The Good Times GT Magazine (Friday Times) published the official images sent with this write-up, posting the coverage here.

Manto is all the rage these days.

The writer who orbits the South Asian literary stratosphere recently marked his centennial anniversary and now appears as the subject of a new film. It has been directed by Sarmad Sultan Khoosat, who also plays the title character and scripted by Shahid Mahmood Nadeem. Babar Javed produces. Media men & women invited for a first look in August had high expectations.

Contrary to what many thought, this was not a curtain raiser but a quarter preview, and the attendees found themselves at the screening of an extended teaser of ‘MANTO’ - the movie at Nueplex Cinemas – Karachi. The private showing also unveiled trailers of upcoming serials courtesy of GEO Films Production. The figure of Manto himself stays in shadow till 11th September – a day red flagged after 2001, but one that has always been significant for Pakistan and observed as the nation’s founding father's death anniversary. The filmmakers now hope to use the writer’s cinematic debut to change the negative connotations associated with the date.

The screening showcased a musical medley paying tribute to Shiv Kumar Batavi and Mirza Ghalib, and unveiled videos featuring performances by Javed Bashir (‘Kon Hai Yeh Gustakh’), Ali Sethi (‘Aah Ko Chahiye’), and Meesha Shafi (‘Mehram Dillqa De Mahi’). The segment also provided tantalizing glimpses of Sarmad Khoosat’s tormented portrayal of the scribe’s post Partition years – focusing on Manto’s fallibility and undeniable genius. It was a heady brew that underscored the interpretive approach used to stage the period piece and the courage needed to train the spotlight on his pet demons.

Saadat Hasan Manto (1912-1955) was an outlier, known for his dalliances with the bottle and an insouciant disregard for convention. History books paint him as a tragic figure, shrouded in a haze of controversy in his trademark white Kurta – his career eclipsed by ill-health, poverty, and run-ins with the law both in Pre-Partition India and later a newly independent Pakistan. He gazed into the abyss, and often took his readers for an excursion through his polarizing literature. Despite leaving ruffled feathers in his wake, his status as a symbol of resistance earned him many admirers across the divide.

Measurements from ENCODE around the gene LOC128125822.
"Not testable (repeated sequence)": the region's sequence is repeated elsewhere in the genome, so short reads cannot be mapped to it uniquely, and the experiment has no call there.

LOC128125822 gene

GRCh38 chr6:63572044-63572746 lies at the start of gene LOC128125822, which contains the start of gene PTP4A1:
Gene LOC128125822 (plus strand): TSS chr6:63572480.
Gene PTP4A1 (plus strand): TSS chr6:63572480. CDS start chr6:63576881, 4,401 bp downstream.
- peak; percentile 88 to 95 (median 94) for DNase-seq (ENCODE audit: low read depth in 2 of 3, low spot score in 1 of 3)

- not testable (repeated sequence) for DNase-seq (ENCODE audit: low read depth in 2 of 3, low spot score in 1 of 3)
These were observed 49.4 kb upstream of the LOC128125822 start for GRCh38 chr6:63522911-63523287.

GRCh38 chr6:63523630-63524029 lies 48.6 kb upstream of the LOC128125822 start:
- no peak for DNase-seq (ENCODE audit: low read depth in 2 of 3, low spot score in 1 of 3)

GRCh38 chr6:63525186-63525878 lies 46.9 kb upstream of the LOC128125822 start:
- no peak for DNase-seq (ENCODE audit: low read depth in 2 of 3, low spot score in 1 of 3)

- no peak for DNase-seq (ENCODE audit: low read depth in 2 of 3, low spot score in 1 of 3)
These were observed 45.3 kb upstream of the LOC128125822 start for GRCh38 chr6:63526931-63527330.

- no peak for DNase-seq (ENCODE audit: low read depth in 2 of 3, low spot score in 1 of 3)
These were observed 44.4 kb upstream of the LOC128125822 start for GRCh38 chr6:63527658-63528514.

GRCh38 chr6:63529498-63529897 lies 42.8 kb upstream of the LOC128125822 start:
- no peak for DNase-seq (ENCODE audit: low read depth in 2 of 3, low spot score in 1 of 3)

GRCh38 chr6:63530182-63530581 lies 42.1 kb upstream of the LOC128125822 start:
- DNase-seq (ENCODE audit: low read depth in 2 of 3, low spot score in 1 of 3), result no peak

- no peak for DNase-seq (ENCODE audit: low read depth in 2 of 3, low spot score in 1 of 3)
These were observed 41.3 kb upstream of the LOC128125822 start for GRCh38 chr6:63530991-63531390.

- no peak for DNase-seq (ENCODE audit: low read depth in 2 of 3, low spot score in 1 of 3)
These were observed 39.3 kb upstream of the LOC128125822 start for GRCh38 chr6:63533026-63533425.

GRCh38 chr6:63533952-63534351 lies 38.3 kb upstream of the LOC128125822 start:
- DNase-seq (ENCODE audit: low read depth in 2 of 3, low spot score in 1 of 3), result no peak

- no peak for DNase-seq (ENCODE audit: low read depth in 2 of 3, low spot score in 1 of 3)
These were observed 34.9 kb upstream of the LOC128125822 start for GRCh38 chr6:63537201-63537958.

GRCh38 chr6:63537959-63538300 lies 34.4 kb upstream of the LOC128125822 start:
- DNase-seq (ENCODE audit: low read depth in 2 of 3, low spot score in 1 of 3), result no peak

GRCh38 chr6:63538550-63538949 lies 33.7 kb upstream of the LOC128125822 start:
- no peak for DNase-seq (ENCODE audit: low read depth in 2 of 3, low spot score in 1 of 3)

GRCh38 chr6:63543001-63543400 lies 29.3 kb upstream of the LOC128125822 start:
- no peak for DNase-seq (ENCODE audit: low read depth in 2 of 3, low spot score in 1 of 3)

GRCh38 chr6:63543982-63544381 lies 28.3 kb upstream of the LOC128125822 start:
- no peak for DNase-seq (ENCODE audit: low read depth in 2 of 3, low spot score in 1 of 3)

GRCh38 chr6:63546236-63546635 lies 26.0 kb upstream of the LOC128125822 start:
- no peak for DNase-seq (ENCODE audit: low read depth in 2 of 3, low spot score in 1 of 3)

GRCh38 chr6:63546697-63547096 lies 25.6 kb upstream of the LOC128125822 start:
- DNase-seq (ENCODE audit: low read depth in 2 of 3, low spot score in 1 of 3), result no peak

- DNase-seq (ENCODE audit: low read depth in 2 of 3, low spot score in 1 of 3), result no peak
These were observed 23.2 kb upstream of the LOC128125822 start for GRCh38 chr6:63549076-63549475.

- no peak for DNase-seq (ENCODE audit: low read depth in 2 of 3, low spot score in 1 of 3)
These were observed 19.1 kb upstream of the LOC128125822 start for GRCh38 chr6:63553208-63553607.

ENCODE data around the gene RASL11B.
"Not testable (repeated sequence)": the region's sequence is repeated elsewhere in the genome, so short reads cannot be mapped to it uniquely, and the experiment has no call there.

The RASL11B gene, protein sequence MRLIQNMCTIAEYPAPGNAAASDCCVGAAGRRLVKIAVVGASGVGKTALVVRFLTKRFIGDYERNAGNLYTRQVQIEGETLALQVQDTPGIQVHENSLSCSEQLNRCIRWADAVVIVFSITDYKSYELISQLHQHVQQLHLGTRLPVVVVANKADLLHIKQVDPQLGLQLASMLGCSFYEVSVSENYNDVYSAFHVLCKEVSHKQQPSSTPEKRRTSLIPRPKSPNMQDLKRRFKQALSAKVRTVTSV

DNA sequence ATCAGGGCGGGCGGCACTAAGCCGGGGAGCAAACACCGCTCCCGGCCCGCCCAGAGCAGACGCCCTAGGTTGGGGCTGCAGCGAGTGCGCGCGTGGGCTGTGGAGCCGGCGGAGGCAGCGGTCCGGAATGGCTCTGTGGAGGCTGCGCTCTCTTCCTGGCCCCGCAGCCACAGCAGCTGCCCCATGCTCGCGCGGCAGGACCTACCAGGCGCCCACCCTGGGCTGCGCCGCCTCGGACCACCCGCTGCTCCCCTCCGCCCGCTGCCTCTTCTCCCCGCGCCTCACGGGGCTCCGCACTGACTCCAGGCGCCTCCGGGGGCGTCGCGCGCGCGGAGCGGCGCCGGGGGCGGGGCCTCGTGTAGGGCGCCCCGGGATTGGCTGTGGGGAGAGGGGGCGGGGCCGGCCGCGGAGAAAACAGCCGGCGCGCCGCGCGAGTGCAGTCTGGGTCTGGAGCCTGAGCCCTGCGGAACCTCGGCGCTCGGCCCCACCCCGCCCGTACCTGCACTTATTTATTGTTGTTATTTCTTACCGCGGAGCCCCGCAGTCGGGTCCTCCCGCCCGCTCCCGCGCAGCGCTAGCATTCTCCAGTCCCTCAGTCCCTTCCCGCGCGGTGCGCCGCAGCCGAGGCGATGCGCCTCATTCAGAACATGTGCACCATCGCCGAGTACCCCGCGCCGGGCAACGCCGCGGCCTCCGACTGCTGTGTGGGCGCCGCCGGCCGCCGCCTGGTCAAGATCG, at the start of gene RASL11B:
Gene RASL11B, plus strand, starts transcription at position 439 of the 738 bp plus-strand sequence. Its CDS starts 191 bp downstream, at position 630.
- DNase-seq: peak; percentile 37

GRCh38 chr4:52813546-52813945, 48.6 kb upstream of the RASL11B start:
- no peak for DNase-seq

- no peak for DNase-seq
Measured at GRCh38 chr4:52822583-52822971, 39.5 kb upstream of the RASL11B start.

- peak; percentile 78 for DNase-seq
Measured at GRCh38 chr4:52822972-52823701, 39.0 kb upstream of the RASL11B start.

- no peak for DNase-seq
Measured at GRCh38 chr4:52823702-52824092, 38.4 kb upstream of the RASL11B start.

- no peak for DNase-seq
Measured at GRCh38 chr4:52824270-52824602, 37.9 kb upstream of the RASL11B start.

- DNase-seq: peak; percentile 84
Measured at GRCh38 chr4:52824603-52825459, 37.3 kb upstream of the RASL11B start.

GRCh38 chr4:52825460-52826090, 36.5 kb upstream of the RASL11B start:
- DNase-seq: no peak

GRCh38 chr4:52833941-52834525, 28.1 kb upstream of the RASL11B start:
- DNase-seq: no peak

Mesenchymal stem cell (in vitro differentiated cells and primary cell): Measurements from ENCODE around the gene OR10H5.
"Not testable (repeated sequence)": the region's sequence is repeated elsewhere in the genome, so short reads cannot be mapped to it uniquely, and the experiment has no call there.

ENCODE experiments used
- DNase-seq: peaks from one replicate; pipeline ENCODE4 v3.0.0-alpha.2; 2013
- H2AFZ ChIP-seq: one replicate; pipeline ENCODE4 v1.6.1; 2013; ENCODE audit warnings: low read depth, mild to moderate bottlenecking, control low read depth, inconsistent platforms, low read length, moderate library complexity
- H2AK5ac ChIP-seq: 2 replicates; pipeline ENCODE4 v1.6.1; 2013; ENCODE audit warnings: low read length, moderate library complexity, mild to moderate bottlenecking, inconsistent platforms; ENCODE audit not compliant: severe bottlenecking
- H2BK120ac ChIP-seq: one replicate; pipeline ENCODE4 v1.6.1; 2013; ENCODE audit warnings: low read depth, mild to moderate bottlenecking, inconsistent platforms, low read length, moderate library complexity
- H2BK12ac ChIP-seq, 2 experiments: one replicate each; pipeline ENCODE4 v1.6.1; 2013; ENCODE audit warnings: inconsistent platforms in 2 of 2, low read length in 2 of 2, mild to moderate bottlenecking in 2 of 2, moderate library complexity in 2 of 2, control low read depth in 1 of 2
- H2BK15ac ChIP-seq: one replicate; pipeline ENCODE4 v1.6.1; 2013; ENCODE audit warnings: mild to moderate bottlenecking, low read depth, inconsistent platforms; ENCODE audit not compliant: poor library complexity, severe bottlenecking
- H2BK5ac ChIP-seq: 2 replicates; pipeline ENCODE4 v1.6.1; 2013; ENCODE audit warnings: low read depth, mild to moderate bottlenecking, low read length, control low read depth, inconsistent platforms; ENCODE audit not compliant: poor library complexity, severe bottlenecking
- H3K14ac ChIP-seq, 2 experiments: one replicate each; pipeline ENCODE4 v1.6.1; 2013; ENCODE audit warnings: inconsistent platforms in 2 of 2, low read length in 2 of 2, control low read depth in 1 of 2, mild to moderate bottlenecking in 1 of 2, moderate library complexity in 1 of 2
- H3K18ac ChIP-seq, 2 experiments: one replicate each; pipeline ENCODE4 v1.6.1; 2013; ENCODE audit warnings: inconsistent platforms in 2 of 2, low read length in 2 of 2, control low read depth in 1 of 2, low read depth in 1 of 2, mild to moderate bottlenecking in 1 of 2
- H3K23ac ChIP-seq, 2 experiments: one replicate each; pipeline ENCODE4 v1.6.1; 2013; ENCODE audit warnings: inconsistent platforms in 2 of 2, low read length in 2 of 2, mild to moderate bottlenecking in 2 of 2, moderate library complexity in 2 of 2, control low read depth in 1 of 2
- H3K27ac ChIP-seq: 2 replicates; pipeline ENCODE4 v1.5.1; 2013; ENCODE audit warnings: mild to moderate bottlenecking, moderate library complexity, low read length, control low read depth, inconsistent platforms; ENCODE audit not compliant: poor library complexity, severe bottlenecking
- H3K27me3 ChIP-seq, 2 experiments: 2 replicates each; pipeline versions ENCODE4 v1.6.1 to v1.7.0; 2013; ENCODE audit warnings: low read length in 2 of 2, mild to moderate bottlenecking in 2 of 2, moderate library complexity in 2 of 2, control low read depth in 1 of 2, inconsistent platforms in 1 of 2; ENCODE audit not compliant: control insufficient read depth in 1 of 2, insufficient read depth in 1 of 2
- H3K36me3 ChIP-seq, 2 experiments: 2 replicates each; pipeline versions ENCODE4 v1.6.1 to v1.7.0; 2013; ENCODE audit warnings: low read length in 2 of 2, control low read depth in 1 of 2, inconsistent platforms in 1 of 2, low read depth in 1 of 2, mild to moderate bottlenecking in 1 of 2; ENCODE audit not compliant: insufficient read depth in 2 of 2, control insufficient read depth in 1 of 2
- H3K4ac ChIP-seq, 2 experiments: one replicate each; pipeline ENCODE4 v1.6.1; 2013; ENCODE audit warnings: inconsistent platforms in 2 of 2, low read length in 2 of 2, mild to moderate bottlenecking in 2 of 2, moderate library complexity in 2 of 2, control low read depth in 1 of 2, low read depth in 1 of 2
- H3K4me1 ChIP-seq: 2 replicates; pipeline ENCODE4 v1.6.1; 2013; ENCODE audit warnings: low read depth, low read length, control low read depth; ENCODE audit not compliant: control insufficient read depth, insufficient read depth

By chronicling the free fall in a biopic, the scriptwriters return to Lahore of yore as seen through the protagonist’s cynical eyes and weave his writings within a compelling soundtrack. This is not an origin story, nor does it pretend to be an escapist fantasy, as evidenced by the inherent darkness and the use of color palettes that capture the melancholy hues and visceral overtones leaving the viewers dazed and a little shaken. Of the four musical presentations, only one by Zeb Bangash & Ali Sethi (‘Kya Ho Ga’) offered some droll humor to lighten the mood.

The large turnout at the event proved that interest in his legacy never waned. The star power was represented by Marina Khan, Aijaz Aslam, Shanaz Ramzi, Hira Tareen, Savera Nadeem, Gohar Rasheed, YBQ etc. The red carpet was also visited by intellectuals like M. Hanif (‘Case of Exploding Mangoes’) and H.M. Naqvi (‘Homeboy’).

M. Hanif whose name also appears in the credits has reportedly penned one song adding to the powerhouse supporting cast, most of which was present at the launch. The MANTO team took a bow but left the speech-making / Q&A session out. They included Sania Saeed as Begum Manto joined by Saba Qamar (Madam Noor Jehan), Nimra Bucha (Manto’s muse), Nadia Afgan, Savera Nadeem, Azfar Rehman, Hina Bayat and the elder Mr. Khoosat. Humayun Saeed and Faisal Qureshi had cameos. The audience noted the clever makeovers and abstract storytelling that transformed Mahira Khan into a Madari and depicted Shamoon Abbasi brandishing a Kirpan.

Sarmad’s risk-taking approach established the artistic parameters ‘MANTO’ aims to explore and hinted at the seismic shifts within the industry that bode well for Pakistani cinema. Whether he has succeeded in breaking new ground will be decided in a few weeks. Painting the portrait of a man of Manto’s stature is a high wire act and requires dexterity and vision. The narrative will reportedly sidestep the politics of the era but the grim subtext might be hard to ignore. His twilight years present an opportunity to look back to a moment in time fondly remembered for its tolerance and sunny optimism. It will be interesting to see Manto’s Pakistan on the wings of his unfettered imagination and debate upon his relevance within a contemporary setting.

As Sarmad Khoosat, whose previous directorial ventures include HUM Tv’s critically acclaimed ‘Humsafar’, moves into serious territory, choosing to bring Manto’s special brand of irreverence to the 21st Century along with him is a dramatic opening gambit. MANTO plans to open nationwide by Fall of 2015.

PR & Event Management by Phegency PR & Events
Red Carpet hosted by Anoushey Ashraf